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First look: Holden's surprise new WM Statesman!

Distinct: Holdens says redesigned Statie's panels are virtually all new.

Holden stages a double-act by revealing its redesigned Statesman alongside the new VE

17 Jul 2006

THIS is Holden’s pitch to its important Middle East market – the Caprice. With the arrival of the all-new long-wheelbase WM Statesman and Caprice, Holden benchmarked the premium German brands of BMW and Audi for the car’s exterior and interior.

It’s clear their $1 billion gamble has paid off with improved quality, equipment and a distinctly European exterior design that echoes Audi and BMW.

Holden director of design Tony Stolfo hopes that the new Statesman and Caprice would attract buyers who would have normally looked to Europe for a high-end long-wheelbase car.

"We would like to think we’ll lure European buyers to Statesman and Caprice who wouldn’t have considered it before," he said.


13 center imageLeft: WM Caprice. Below: WM Statesman. Front quarter gills extend to long-wheelbase model, as do quad exhaust outlets and a six-speed auto for V8 variants. V6 versions will offer 195kW. Both the VE Commodore and Statesman were largely the result of former Holden design guru Mike Simcoe, now in GM’s Detroit HQ, with Mr Stolfo coming into the program once the VE had been largely set in stone.

However, Mr Stolfo had a strong input into the interiors of both the VE and LWB sedans and was also instrumental in the exterior look of the Statesman and Caprice.

The Caprice adopts a two-tone leather interior scheme with a four-spoke leather steering wheel that has audio and cruise control and an Audi-style roller button to flick between programs.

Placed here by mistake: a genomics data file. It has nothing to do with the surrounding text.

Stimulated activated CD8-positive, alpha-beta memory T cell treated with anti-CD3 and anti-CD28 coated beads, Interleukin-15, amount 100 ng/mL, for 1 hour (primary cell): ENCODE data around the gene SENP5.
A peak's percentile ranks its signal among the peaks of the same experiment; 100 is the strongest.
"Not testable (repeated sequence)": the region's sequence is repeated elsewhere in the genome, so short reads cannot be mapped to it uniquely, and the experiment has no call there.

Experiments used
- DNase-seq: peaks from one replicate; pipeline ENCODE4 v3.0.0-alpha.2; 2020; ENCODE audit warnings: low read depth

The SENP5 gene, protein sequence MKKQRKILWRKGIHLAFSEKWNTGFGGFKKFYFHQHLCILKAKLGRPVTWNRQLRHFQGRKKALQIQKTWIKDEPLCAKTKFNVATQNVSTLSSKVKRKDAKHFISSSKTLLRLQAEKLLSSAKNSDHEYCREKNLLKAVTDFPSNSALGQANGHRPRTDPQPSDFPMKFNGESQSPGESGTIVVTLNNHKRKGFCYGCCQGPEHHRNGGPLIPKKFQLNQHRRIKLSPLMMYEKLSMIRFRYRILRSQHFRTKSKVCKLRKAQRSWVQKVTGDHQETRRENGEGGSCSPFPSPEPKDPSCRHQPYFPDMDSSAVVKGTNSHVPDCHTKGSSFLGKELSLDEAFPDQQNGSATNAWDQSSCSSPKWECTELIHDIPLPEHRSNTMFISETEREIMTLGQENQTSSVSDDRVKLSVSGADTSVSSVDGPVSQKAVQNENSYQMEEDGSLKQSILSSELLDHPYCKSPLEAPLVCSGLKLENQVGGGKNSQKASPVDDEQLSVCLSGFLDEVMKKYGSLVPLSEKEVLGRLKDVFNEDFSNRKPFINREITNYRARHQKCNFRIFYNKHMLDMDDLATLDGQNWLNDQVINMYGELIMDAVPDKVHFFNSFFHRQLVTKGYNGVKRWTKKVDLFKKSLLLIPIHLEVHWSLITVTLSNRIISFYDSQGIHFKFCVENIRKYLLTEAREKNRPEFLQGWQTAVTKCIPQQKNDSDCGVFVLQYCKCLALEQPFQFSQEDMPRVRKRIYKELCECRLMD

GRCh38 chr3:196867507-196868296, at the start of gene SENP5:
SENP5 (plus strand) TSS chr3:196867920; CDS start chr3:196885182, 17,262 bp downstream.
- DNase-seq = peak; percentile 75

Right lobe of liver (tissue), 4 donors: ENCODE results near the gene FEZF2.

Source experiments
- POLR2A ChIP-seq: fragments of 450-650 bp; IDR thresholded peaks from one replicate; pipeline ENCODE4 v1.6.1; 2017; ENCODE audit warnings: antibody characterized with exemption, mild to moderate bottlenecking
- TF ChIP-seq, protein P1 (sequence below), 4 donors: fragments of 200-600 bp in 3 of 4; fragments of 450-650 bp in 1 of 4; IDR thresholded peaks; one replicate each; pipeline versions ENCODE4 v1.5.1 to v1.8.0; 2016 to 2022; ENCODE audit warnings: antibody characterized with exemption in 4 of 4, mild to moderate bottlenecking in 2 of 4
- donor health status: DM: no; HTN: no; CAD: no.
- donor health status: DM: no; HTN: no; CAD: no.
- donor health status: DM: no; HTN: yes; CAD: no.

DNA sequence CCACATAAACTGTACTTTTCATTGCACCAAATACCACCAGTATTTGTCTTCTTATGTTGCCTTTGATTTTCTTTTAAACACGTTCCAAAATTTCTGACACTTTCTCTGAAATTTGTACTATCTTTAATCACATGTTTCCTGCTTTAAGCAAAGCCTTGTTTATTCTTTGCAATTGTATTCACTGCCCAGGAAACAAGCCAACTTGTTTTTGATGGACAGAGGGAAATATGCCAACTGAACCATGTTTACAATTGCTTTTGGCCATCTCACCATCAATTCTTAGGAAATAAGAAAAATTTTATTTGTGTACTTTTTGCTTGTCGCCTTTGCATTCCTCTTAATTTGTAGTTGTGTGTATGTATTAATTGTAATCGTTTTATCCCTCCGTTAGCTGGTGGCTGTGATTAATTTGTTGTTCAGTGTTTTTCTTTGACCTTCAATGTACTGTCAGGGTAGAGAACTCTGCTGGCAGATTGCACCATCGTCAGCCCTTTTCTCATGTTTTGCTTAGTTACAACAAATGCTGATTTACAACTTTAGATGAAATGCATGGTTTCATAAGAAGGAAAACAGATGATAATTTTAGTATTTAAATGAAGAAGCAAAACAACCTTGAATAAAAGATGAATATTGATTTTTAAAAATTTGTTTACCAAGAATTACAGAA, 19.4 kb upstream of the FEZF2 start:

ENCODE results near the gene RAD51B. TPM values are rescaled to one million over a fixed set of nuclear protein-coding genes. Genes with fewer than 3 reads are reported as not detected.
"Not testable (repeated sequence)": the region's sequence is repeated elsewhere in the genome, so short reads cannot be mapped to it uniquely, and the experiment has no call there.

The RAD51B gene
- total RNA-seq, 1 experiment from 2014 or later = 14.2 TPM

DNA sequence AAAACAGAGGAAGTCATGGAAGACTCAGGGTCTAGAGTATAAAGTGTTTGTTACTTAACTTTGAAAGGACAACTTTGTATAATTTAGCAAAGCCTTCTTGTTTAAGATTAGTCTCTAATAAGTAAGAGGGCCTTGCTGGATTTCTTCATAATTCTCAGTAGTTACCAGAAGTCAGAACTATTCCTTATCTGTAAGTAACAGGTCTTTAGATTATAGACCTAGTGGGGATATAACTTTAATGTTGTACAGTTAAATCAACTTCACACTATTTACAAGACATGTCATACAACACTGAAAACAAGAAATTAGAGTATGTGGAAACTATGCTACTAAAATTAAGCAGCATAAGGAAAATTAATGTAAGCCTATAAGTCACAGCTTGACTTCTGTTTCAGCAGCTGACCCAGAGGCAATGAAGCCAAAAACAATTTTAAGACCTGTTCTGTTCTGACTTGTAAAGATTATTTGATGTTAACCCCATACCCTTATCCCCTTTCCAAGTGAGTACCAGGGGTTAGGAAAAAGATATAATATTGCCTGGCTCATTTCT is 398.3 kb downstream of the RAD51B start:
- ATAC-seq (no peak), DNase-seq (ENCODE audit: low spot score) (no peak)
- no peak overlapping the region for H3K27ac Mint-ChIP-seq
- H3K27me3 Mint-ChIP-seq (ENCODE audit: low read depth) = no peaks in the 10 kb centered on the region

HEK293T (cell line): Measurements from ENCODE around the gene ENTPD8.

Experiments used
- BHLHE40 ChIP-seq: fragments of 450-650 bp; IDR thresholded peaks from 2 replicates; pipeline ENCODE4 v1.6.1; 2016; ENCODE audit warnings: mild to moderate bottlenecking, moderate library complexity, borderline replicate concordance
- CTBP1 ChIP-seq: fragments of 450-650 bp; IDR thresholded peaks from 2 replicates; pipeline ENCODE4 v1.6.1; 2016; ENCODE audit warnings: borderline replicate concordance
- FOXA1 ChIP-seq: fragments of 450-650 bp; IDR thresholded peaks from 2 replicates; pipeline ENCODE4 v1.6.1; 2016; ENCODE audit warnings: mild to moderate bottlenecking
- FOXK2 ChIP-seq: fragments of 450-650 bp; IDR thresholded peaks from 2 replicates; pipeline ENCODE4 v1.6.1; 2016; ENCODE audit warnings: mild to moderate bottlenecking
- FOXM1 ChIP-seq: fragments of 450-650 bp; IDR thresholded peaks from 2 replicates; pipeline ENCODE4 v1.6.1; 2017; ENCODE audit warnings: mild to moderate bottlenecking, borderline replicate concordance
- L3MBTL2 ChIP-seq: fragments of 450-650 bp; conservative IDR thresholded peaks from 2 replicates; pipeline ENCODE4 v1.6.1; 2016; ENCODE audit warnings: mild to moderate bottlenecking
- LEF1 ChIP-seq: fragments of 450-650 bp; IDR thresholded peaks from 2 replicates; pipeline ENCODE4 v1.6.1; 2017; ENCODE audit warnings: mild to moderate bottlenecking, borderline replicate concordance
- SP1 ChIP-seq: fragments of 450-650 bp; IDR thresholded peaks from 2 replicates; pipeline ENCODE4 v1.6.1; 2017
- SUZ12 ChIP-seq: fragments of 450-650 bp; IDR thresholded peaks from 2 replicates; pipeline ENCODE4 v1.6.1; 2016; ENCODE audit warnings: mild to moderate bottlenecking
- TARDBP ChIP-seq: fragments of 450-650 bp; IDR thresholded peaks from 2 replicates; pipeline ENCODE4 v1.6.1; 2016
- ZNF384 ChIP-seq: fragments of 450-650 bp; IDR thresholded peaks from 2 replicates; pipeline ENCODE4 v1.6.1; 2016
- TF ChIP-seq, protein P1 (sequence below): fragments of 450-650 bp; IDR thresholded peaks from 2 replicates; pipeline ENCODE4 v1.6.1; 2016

The dual-zone climate control and integrated radio and navigation screen sits in the middle of the console, with a Saab-style handbrake lever and twin cupholders ahead of a roomy console bin.

Rear seat passengers gain individual seatbelts and adjustable headrests that lower into the seatbacks as well as individual climate controls.

Holden claims the new Caprice – and Statesman – feature the highest ever level of bespoke design with virtually every panel and interior feature different from the Commodore range, except for front doors.

Holden invested $190 million to develop the new-generation long-wheelbase cars on top of the $1.03 billion for the VE program.

Both cars follow the path off offering huge amounts of rear legroom, in keeping with their limousine status.

The Statesman and Caprice will offer high output versions of Holden’s Alloytec 3.6-litre V6 as standard, developing 195kW at 6500rpm and 340Nm at 2600rpm while the Gen IV V8, developing 270kW at 5700rpm and 530Nm at 4400rpm, will be optional.

Apart from the standard addition of ESP, both cars will also get side and curtain airbags, anti-lock brakes and a host of other safety features.

A roof-mounted DVD system will be available on the Caprice as well as rear-seat head restraint-mounted screens.

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